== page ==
George’s other passion is film. He makes visits to Cannes, France and to Telluride, CO for their Film Festivals each year. It was at the Telluride Film Festival that I met George just before Seize The World got underway. We went on a bicycle ride together up to Lizard Head Pass during which I picked his brain about bicycle touring, travel, and similar topics. We agreed that it would be great if, at some point, we could meet out on the road and go touring. The dream became a reality a little more than a year later in Wuhan, China.

At this point, I am just hooked and inspired by the story of George The Cyclist as one more example of the idea that people can have active lives. While George does not face the challenge of epilepsy, he certainly faces other challenges - challenges which he overcomes regularly on the road. George travels on a very slim budget, and he is hopelessly addicted to a method of travel that is physically very demanding. These things do not hold him back. Speaking for myself, being now hooked on the story, and convinced that George has figured out the challenges of traveling anywhere in the world by bicycle, I can only hope that he will continue to document and share his experiences of exploring the world. I hope to help in any capacity that I might be able.

This was something that we discussed while on the road: how best to share the experience of a bicycle tour. A blog, a book, facebook, etc. When the book comes out, I’ll order copies - that’s all I will say. Until then, let me know when you want to go on another tour.

Right now, I am at a Starbucks buried underground in a massive shopping mall in Beijing. There is WiFi here, and there are lattes. Outside, there are busses to Badaling, where I will visit the Great Wall of China later today. It is a brisk day, maybe 45 degrees. Hazy air quality, not too cloudy, but hazy. Afterward, I will return to the Forbidden City Hostel for a night of rest, and tomorrow I will visit the Forbidden City and walk around Tiananmen Square for a little while before flying to Tokyo to meet my friend Ian on Friday afternoon. The beginning of a two week tour in Japan. More to come about all of that soon. It is a large place here.

-Stephen

Wednesday, November 25, 2009

Xintal, China

Friends: Last night might be my last night of camping. I was warm enough but I awoke to an ice-encrusted rain fly and bicycle. Fortunately the road was dry, though the air was as thick as clam chowder, visibility about ten feet.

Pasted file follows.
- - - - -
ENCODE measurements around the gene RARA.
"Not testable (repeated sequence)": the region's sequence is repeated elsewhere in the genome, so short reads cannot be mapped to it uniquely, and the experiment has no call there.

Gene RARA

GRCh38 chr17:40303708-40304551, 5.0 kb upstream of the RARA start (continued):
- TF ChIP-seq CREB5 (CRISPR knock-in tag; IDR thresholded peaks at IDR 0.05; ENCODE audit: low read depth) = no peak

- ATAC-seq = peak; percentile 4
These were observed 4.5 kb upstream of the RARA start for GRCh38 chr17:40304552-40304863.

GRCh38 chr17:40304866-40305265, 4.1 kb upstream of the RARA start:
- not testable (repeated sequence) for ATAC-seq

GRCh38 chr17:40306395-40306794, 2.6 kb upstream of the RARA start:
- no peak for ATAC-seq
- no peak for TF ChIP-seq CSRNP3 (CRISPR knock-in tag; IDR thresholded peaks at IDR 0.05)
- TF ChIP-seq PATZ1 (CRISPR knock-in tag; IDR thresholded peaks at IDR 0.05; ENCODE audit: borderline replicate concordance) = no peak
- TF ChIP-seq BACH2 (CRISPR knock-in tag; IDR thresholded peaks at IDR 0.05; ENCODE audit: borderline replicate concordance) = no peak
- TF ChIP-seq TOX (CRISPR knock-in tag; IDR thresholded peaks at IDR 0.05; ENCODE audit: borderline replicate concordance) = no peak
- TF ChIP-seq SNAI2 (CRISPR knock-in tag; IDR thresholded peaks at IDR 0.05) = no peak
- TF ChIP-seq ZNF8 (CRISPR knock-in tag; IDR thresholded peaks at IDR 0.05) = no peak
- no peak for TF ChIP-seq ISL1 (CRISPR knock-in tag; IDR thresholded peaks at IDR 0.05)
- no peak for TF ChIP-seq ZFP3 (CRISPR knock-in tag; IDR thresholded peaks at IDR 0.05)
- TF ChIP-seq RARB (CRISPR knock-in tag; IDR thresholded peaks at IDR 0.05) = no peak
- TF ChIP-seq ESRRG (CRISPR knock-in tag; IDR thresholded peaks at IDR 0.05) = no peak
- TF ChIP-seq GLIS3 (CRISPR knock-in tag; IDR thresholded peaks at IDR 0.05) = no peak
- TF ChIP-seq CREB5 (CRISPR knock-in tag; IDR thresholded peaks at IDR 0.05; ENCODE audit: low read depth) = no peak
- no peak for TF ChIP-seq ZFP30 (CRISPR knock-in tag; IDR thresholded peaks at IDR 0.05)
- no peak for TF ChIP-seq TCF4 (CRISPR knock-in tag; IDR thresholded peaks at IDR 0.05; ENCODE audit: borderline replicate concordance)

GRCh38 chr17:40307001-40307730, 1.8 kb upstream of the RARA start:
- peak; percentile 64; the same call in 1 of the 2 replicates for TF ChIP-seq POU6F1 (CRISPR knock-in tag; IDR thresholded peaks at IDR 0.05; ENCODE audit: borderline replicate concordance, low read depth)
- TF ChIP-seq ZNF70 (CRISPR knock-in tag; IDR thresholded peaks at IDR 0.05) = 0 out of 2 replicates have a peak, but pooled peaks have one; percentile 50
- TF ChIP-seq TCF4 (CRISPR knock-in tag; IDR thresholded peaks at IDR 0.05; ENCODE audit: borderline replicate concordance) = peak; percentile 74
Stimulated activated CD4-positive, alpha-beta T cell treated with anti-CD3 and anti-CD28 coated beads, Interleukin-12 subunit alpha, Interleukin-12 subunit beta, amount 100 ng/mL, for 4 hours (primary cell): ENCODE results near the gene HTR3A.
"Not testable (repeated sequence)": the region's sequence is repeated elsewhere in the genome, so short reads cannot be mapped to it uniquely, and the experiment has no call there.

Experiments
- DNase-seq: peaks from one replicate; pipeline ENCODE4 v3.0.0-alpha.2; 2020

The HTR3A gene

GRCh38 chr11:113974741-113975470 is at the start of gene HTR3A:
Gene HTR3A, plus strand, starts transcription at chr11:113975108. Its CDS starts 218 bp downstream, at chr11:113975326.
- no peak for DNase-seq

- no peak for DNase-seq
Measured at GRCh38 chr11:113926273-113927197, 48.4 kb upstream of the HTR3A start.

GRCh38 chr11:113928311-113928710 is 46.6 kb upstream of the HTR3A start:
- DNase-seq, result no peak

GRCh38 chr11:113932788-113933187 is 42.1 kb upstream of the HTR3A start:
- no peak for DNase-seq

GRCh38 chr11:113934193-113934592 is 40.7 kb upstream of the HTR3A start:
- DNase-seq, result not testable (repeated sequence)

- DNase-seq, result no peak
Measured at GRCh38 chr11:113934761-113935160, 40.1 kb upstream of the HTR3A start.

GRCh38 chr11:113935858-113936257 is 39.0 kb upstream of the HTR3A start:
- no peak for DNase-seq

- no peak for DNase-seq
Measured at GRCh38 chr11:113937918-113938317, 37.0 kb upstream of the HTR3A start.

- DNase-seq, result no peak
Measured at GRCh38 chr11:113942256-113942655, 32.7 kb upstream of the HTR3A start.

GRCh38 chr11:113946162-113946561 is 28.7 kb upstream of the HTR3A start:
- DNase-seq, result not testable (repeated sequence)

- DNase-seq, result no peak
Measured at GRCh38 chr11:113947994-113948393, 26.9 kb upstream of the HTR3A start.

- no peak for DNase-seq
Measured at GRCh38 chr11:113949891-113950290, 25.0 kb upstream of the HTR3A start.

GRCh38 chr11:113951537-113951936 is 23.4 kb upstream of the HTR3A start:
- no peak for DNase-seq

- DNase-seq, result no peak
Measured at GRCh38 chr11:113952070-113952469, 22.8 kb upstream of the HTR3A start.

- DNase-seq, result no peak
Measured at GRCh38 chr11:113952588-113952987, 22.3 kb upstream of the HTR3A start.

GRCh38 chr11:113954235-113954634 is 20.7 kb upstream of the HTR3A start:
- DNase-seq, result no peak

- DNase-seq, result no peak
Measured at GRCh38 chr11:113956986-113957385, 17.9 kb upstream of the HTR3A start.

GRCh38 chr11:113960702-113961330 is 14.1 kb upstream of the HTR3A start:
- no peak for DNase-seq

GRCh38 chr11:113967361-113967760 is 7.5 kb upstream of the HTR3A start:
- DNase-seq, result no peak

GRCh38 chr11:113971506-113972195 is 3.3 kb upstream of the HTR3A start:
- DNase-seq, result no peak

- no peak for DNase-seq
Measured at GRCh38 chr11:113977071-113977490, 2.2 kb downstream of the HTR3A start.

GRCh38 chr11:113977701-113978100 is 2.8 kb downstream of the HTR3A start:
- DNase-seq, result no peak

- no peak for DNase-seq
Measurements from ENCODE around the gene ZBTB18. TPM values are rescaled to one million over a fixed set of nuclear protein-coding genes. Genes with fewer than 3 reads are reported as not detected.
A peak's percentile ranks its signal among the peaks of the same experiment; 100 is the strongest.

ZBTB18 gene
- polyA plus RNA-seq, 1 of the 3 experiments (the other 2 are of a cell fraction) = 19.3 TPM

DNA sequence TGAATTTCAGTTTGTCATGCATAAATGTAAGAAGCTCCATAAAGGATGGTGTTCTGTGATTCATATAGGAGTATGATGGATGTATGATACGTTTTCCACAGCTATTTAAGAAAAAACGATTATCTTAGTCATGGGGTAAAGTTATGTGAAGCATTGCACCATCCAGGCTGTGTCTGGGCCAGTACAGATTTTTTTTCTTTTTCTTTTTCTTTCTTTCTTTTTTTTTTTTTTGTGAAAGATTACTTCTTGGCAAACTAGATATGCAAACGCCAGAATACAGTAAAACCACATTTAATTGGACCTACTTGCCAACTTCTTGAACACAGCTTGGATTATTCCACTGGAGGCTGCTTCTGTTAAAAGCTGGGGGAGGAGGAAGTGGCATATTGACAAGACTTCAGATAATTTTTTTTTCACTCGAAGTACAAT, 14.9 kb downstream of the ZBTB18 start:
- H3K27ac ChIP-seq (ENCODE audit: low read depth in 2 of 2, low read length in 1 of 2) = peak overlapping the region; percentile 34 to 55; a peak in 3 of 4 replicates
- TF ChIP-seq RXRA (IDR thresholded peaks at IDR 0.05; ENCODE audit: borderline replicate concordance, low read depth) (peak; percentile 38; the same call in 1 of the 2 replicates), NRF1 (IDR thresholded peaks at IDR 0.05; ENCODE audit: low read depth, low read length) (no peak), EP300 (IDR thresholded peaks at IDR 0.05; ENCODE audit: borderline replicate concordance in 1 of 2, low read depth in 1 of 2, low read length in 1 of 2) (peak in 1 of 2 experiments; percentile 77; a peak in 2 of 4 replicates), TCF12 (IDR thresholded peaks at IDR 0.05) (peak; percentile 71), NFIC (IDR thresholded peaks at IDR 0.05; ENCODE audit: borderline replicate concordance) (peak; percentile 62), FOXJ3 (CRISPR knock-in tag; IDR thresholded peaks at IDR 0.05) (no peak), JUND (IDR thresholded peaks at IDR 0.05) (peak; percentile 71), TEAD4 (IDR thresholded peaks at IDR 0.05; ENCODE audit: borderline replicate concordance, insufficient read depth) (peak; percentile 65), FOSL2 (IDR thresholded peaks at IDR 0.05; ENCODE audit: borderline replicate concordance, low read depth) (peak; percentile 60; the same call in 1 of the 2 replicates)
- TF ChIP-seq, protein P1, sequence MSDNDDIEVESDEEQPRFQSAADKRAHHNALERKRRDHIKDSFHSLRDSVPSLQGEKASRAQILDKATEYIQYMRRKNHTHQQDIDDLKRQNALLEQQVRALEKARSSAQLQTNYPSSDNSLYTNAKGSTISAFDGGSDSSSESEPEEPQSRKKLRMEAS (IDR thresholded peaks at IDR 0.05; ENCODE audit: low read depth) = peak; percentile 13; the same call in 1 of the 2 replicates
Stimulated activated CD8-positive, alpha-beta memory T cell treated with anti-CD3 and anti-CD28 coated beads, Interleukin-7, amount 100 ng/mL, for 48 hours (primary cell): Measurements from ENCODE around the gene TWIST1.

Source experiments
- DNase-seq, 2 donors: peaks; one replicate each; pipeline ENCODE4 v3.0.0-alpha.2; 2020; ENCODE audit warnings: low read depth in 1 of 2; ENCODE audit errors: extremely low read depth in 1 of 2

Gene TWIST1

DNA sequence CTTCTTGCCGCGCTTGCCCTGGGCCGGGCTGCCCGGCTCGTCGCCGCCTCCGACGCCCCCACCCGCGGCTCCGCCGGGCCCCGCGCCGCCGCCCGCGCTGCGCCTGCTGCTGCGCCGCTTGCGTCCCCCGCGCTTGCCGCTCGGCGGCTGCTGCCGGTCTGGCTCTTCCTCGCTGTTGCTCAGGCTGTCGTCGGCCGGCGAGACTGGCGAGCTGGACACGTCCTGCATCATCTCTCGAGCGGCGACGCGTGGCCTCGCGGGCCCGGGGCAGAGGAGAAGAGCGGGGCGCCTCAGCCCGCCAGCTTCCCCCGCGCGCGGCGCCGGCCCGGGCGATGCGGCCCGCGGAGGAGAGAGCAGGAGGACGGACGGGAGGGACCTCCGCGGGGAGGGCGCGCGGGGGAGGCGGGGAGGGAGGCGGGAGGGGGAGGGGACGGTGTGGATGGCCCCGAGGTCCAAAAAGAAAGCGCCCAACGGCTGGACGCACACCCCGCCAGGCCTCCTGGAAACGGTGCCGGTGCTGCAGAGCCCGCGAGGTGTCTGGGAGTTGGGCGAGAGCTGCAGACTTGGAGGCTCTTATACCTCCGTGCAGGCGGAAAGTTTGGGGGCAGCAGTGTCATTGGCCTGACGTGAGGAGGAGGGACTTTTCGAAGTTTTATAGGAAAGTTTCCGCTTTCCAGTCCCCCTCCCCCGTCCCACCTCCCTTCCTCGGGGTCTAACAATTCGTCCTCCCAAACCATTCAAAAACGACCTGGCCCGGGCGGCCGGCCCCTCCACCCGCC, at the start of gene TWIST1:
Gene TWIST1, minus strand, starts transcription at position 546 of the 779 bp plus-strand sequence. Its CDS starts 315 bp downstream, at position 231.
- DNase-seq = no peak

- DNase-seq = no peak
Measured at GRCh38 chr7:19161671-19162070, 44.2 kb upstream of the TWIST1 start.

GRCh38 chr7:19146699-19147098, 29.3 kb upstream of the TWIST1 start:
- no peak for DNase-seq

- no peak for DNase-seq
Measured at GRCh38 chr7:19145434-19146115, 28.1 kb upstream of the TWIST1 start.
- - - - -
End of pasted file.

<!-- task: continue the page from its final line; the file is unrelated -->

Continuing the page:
It was highly dangerous to be on the road with such limited visibility.  That didn't prevent a few vehicles from chugging along at a few miles per hour and a few people on bikes and motorbikes riding the white line of the shoulder and I with them. The shoulder was smooth and wide enough that I felt no qualms about riding without being ble to see much beyond my nose. It reduced my speed, making it somewhat of a rest day for my legs, but it was still exhausting have to be so intensely vigilant. No mind-wandering today.

The moisture in the air collected all over me. My wool gloves sprouted whiskers of ice. It made for a most mystical of a day, the air not clearing until after one and then thickening up again around three. At times I thought I was in Greenland, what with glimpses of high piles of snow along the road laced with what looked like mucky glacial debris, with an occasional stick protruding that might have been the bone of a mastodon.

I had intended to stay in a hotel last night after camping four of the previous five nights, but when I came to the city that had been my goal for the day I was feeling too good to stop. I had already exceeded eighty miles and had less than an hour of light to ride in, but neither were reason enough to quit riding.

Stephen would have been disappointed in me, as his final words at our parting were, "Don't fear those forty yuan hotels." It wasn't the hotel I was fearing, though I did somewhat fear all the rigmarole of finding one and then checking in. I just couldn't resist the joy of riding on, gaining a few more miles on Beijing, knowing that as I set up my tent I would be reveling over a near ninety-mile day I could truly be proud of.

I am slightly more of a bike fanatic than Stephen, eager to be on my bike early in the morning and not wanting my day to end. I have the same mentality when I work as a bicycle messenger. I ride into "work" exalting that I get to spend my day on the bike. I have a goal of forty deliveries, five per hour, a pick and a drop every six minutes, pretty much an all-out effort. The touring isn't so frenzied, but I am still focused on maximizing my time on the bike, cognizant of not unnecessarily dawdling or dilly-dallying. As a messenger, when I hit forty deliveries I don't let up. I want to see by how much I can exceed it. I don't want my days to end. The same with touring--reach a goal and then top it. An eighty mile day is a good day. Ninety is even better.

I wasn't concerned about finding a place to camp as I pushed on, as not only did I have full confidence that a campsite would present itself, as one has every night these past weeks, but also a hazy mist was settling in reducing visibility, making iffy spots not so iffy. It would make it dark a little sooner, but also help obscure my presence wherever I might end up. My spot was in a thin strip of a forest between a river and an open field. I felt further justified in pressing on when fifteen minutes before I stopped I passed a factory as its workers were streaming out. In front were an assortment of food vendors selling bananas and baked sweet potatoes and hard boiled eggs and fried bread patties, all treats I was happy to stock up on and to supplement my dinner of noodles and sausage.